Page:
What Qualities Define the Perfect Professional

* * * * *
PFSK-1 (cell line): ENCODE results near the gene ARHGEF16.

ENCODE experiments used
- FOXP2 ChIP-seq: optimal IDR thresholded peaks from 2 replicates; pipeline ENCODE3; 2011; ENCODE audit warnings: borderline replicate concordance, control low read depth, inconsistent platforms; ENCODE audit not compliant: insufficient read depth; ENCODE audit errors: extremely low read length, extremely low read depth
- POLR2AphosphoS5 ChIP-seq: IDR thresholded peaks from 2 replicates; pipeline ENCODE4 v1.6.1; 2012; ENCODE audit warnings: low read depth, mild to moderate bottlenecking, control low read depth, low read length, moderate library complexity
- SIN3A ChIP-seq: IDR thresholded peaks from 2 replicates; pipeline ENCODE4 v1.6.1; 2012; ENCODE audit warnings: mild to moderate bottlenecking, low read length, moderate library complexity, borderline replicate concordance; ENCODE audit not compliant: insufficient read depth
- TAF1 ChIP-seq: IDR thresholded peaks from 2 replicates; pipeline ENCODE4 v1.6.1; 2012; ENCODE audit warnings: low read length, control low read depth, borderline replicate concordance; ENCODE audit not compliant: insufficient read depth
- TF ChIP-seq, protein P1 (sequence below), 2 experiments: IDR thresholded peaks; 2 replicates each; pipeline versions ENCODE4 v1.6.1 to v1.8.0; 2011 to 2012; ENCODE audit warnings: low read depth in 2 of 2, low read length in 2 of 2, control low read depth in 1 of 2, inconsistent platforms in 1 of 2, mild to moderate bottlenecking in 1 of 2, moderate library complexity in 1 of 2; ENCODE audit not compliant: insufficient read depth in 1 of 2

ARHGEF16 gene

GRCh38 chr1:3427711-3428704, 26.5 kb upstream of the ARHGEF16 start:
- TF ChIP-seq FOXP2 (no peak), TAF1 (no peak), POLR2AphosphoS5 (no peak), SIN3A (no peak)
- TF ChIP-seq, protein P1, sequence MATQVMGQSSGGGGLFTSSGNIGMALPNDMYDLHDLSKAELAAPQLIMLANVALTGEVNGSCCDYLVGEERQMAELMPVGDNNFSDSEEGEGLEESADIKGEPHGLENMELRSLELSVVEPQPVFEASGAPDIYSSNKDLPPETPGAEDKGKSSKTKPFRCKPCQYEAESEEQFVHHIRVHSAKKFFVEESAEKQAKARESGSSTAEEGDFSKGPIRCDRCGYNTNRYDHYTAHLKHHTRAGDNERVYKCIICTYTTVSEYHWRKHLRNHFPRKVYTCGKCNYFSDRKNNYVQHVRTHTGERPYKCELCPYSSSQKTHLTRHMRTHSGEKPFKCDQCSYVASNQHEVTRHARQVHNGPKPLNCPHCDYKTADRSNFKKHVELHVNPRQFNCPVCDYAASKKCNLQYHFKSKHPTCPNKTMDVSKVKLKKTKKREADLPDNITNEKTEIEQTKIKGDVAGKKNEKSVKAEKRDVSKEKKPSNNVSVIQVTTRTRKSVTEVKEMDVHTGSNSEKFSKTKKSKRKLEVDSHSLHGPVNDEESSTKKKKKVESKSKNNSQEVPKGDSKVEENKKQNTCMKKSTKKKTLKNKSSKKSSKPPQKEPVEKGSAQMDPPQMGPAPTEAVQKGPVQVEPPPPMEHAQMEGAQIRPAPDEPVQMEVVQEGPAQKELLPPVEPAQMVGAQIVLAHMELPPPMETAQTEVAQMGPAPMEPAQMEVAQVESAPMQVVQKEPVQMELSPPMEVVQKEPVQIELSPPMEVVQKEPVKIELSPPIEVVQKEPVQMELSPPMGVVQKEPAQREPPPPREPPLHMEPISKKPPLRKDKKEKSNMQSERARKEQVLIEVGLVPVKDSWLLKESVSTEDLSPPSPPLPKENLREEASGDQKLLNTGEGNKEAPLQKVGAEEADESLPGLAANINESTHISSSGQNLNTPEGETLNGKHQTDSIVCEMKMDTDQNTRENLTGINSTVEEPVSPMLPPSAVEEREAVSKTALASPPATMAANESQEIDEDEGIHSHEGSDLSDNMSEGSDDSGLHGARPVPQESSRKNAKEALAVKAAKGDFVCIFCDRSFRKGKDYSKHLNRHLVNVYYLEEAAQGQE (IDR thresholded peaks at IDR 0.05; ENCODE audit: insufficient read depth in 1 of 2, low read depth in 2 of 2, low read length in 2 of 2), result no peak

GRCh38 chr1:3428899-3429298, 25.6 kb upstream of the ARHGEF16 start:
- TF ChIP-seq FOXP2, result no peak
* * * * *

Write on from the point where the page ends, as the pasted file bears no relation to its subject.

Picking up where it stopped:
It’s pretty obvious that the world of work is changing and it’s changing rapidly. In fact, it is undergoing a complete transformation, made possible by the boom in the information technology field and the gradual change in mindset that reflects the emergence of the new, information-based society. These changes all have a bearing on how the perfect professional is, and will be, defined in the near future. Let’s look at some figures. It’s hardly surprising that responsibility, strategic thinking and creativity are the 3d man , woman business . 3d illustrationtop three qualities professionals choose to promote themselves, they are sort of fundamental at the moment and will hardly lose their value for employers anytime soon. Patience, however, seems a little bit odd in this company. It doesn’t really strike one as an active, success-driving quality, in fact it sounds passive. Yet, when you consider the top five qualities together, responsibility and patience are the two which, you can safely say, add up to reliability, and that is something that any employer treasures, with good reason. In his book Average Is Over, renowned economist Tyler Cowen argues that the quality which will be central for team leaders and managers in the future is conscientiousness.  Leaders and managers are putting an increasing focus on reliability, aiming to eliminate the risk of having one unreliable worker disrupt the work of the whole team. It sounds like common sense — after all, who likes an unreliable person, right? However, the qualities that make up reliability are changing with time; maybe 50 years ago creativity wasn’t so central a feature of reliability, save for particular professions where it’s part of the definition, such as advertising and car design. Today, everyone wants creativity. What’s more, the workforce itself is changing as a new generation, the millennials, comes into full bloom, and this is bound to impact the set of qualities that make the perfect professional. This new generation is bringing its own expectations and set of values to the workplace and these are sure to disrupt the expectations of managers, in a creative way, no less. For starters, those born between the early 80’s and the early 00’s expect their job to be fulfilling and meaningful; they want what they do to have a wider impact, outside the team and outside the company itself. Honesty is another central theme for the millennial generation, which is already reshaping corporate culture, making it more open, more unaffected; we’re all on Facebook, after all, and we all like (and many probably contribute to) the company page. This gives a new meaning to team spirit, a richer and better meaning. Yet another thing is that millennials — which will constitute some 75% of the total workforce in the world by 2025 — want to do what they enjoy, so if in the past reliability entailed keeping quiet and doing your job without too much whining, to put it roughly, in the future reliability will be the property of people who are taking pleasure in their work. Besides, millennials are the future managers, too, so from that position they will start expecting their workers to enjoy what they do. So, the perfect worker in the future will be enjoying the job, will be patient, creative and responsible, and will work for the betterment of the community. That doesn’t sound too bad, does it?   Sources: http://www.forbes.com/sites/modeledbehavior/2013/12/12/the-future-of-work-and-life-is-conscientiousness/?ss=future-work http://www.forbes.com/sites/danschawbel/2013/12/16/10-ways-millennials-are-creating-the-future-of-work/